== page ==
248371 Impact of Food Deserts & Food Imbalance on Public Health: The CHC Model for Change in South Los Angeles

Tuesday, November 1, 2011

LaVonna Lewis, Ph, D, MPH , School of Public Policy, Planning, and Development, University of Southern California, Los Angeles, CA
Tanishia Wright , Community Health and Education, Community Health Councils, Los Angeles, CA
Lark Galloway-Gilliam, MPA , Community Health Councils, Inc., Los Angeles, CA
Gwendolyn Flynn , REACH US Project, Community Health Councils, Inc., Los Angeles, CA
Confronted by continuing health disparities in vulnerable communities, Community Health Councils (CHC), a non-profit community-based organization in South Los Angeles, worked with the Food Policy Roundtable Coalition and research partners to develop a community change model to address the root causes of health disparities within the community's African American population. CHC's Model development and application led to public policy interventions in a “food desert.” The CHC Model evolved as the Coalition developed its response from a traditional, individual behavior approach to an innovative, institutional practices and policies approach that focused on community and societal change. The Coalition, consisting of a broad spectrum of community stakeholders, was essential for community engagement, expanding community leadership, and diffusing knowledge. Non-traditional partners joined as the strategies and focus shifted to institutional and societal levels. A combination of traditional and non-traditional strategies was used to promote policy change. With support from the Coalition, the Los Angeles City Council adopted the South Los Angeles' fast food Interim Control Ordinance (ICO), and its successor, an amendment to the General Plan which restricts development of new stand alone fast food restaurants.

In sum, the CHC Model allowed the Food Policy Roundtable Coalition and research partners to not only identify how systems and policies affected populations inequitably, but also to develop strategies that combat these inequities. Moreover, the CHC Model prepared the community to play an active role in policy change and the implementation and evaluation of the relevant strategies to advocate for healthier food options through policy change.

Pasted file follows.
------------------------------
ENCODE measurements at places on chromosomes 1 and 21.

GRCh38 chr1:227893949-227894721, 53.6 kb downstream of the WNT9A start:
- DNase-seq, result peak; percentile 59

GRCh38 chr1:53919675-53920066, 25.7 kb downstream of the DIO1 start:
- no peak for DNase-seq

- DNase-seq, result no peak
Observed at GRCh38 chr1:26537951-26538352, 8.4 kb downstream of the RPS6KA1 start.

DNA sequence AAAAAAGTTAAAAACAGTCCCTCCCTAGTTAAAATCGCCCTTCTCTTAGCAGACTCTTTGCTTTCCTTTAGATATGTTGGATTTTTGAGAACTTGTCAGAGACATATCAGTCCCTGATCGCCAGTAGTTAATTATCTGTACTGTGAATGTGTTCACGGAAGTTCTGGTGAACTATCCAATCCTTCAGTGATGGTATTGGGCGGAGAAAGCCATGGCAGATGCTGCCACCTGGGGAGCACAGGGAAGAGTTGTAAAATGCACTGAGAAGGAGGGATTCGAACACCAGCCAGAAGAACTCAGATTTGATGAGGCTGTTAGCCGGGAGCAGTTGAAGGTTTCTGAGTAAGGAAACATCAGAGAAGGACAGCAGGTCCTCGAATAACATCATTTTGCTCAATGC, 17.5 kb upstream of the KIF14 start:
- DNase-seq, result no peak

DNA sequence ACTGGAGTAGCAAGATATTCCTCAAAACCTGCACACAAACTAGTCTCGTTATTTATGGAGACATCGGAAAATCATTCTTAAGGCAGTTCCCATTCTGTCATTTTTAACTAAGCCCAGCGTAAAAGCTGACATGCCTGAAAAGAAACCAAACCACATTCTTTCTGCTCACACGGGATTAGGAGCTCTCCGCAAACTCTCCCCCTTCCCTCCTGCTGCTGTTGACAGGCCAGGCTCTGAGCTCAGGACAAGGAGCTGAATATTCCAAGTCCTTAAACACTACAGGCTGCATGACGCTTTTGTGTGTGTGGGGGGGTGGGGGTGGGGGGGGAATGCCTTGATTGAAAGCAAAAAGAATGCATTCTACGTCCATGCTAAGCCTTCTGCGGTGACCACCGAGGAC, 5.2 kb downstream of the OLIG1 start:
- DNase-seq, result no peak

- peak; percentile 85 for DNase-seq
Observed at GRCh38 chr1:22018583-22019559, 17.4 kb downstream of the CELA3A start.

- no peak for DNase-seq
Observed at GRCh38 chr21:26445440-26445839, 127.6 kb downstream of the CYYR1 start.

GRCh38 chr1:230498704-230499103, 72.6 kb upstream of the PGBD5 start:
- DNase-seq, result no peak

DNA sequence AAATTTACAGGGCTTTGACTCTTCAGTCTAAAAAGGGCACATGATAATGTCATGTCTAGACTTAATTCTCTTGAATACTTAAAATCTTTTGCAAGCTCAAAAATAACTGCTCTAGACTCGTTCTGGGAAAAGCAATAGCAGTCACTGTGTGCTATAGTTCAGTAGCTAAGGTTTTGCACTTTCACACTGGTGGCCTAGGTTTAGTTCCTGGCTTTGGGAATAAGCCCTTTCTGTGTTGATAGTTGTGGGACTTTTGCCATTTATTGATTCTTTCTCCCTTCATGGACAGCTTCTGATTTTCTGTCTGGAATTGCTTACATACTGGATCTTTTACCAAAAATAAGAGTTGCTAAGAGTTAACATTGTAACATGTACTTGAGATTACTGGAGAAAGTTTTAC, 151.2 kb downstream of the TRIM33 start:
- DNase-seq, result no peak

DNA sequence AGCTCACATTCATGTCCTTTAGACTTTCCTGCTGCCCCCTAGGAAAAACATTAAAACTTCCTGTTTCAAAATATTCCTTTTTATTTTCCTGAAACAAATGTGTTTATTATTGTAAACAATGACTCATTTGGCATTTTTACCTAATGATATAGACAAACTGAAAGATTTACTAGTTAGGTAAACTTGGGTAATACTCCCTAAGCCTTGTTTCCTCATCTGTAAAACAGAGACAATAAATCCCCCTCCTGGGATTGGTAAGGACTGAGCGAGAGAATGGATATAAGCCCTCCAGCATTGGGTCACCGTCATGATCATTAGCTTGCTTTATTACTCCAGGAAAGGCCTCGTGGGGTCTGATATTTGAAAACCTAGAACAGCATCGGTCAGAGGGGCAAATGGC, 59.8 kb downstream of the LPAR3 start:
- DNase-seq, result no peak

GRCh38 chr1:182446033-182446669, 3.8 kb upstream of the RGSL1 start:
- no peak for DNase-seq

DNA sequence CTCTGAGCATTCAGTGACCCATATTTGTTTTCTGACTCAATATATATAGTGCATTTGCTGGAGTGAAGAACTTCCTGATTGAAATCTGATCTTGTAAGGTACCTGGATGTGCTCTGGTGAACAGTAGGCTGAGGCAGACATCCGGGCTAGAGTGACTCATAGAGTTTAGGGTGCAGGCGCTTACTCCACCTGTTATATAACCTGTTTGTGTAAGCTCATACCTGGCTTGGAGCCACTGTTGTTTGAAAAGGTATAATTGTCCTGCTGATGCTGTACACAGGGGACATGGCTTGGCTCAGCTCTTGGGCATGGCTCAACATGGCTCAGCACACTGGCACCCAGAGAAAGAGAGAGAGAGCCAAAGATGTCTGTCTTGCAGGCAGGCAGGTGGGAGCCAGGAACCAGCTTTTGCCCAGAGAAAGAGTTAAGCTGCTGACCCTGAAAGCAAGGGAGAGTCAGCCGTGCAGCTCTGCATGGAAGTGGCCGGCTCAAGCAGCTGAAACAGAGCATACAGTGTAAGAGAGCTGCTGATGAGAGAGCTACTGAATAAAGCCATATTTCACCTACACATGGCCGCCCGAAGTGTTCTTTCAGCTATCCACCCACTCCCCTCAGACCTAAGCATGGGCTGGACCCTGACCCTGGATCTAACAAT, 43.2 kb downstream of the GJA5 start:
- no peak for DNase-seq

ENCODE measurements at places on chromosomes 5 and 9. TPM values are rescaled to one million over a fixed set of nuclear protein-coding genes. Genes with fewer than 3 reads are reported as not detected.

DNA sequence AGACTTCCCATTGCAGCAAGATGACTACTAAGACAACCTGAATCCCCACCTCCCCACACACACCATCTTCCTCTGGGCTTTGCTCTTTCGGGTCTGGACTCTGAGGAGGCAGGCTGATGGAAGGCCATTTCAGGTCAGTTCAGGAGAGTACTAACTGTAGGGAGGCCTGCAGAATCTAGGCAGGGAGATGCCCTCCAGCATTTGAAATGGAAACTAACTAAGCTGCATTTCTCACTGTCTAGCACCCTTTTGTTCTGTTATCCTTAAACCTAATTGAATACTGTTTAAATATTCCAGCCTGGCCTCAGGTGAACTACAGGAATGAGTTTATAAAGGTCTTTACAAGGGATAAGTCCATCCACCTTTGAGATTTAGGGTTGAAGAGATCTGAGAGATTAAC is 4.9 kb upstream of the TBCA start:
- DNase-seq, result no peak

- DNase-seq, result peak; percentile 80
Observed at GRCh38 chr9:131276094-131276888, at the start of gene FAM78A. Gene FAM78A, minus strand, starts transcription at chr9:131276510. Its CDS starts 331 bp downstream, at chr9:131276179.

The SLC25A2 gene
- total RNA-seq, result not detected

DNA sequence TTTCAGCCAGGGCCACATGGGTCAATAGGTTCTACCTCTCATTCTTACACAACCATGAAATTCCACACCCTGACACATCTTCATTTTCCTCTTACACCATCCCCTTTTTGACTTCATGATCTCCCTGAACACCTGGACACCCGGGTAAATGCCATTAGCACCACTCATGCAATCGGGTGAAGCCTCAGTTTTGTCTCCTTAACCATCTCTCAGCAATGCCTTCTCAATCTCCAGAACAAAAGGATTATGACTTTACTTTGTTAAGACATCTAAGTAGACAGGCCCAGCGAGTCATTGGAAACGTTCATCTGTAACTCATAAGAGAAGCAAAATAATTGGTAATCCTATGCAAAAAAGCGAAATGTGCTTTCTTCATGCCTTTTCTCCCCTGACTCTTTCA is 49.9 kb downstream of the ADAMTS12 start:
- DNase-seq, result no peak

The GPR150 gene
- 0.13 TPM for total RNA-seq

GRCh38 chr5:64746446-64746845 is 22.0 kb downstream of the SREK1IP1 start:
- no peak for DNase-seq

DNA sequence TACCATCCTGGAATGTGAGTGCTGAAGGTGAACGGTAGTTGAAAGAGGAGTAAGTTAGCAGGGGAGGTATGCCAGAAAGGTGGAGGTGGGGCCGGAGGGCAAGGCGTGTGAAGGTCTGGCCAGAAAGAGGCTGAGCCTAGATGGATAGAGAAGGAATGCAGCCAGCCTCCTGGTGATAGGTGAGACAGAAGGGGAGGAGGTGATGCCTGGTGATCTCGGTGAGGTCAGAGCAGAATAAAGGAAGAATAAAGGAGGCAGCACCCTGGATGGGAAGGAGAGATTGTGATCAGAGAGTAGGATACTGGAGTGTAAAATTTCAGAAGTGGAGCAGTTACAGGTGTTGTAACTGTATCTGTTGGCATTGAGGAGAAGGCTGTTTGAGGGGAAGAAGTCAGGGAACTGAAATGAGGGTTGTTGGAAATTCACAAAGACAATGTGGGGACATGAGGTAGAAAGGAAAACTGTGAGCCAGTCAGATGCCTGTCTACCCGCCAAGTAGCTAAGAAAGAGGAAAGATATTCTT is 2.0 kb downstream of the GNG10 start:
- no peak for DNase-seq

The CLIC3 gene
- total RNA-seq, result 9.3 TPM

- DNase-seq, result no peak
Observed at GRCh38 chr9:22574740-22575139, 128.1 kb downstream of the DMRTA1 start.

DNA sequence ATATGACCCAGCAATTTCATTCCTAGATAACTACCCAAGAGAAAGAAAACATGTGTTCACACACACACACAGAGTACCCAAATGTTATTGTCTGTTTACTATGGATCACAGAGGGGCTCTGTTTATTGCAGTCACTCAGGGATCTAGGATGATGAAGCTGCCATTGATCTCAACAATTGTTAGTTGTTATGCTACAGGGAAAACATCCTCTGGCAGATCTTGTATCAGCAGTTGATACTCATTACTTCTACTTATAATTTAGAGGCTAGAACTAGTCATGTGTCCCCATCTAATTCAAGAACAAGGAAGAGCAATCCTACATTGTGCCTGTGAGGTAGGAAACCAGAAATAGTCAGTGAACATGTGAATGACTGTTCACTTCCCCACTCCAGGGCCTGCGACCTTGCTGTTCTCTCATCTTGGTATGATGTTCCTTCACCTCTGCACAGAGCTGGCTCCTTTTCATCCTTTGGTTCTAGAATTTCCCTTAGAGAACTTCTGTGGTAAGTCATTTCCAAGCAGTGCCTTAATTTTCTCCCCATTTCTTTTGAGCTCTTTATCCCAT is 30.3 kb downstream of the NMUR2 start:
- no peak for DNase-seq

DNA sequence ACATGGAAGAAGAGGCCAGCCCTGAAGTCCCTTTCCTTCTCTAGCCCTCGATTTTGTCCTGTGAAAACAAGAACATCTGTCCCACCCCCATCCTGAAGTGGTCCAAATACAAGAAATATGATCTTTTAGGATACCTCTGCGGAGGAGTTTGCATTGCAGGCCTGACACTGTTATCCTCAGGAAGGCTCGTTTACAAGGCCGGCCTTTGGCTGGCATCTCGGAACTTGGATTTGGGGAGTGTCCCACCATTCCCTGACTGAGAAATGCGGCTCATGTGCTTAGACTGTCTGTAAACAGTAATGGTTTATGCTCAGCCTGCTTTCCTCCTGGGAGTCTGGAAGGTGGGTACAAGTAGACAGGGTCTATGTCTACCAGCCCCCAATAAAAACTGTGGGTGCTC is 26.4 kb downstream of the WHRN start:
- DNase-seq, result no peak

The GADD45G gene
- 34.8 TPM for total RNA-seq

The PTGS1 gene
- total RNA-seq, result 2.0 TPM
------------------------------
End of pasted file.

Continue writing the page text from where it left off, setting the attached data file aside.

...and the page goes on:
Learning Areas:
Public health or related public policy
Public health or related research
Systems thinking models (conceptual and theoretical models), applications related to public health

Learning Objectives:
1) Demonstrate a Coalitions ability to engage community members, build community leadership and diffuse knowledge. 2) Develop innovative policy solutions to promote healthy food access in underserved communities. 3) Using land use as a tool to promote equal access to healthy food outlets in South Los Angeles.

Keywords: Community-Based Health Promotion, Food and Nutrition

Presenting author's disclosure statement:

Qualified on the content I am responsible for because: I am qualified to be an abstract Author on the content I am repsonsible for because I am the Community Liason that lead the Coalition in the advocacy efforts that resulted in the policy change. My background is food deserts and public planning and policy.
Any relevant financial relationships? No

I agree to comply with the American Public Health Association Conflict of Interest and Commercial Support Guidelines, and to disclose to the participants any off-label or experimental uses of a commercial product or service discussed in my presentation.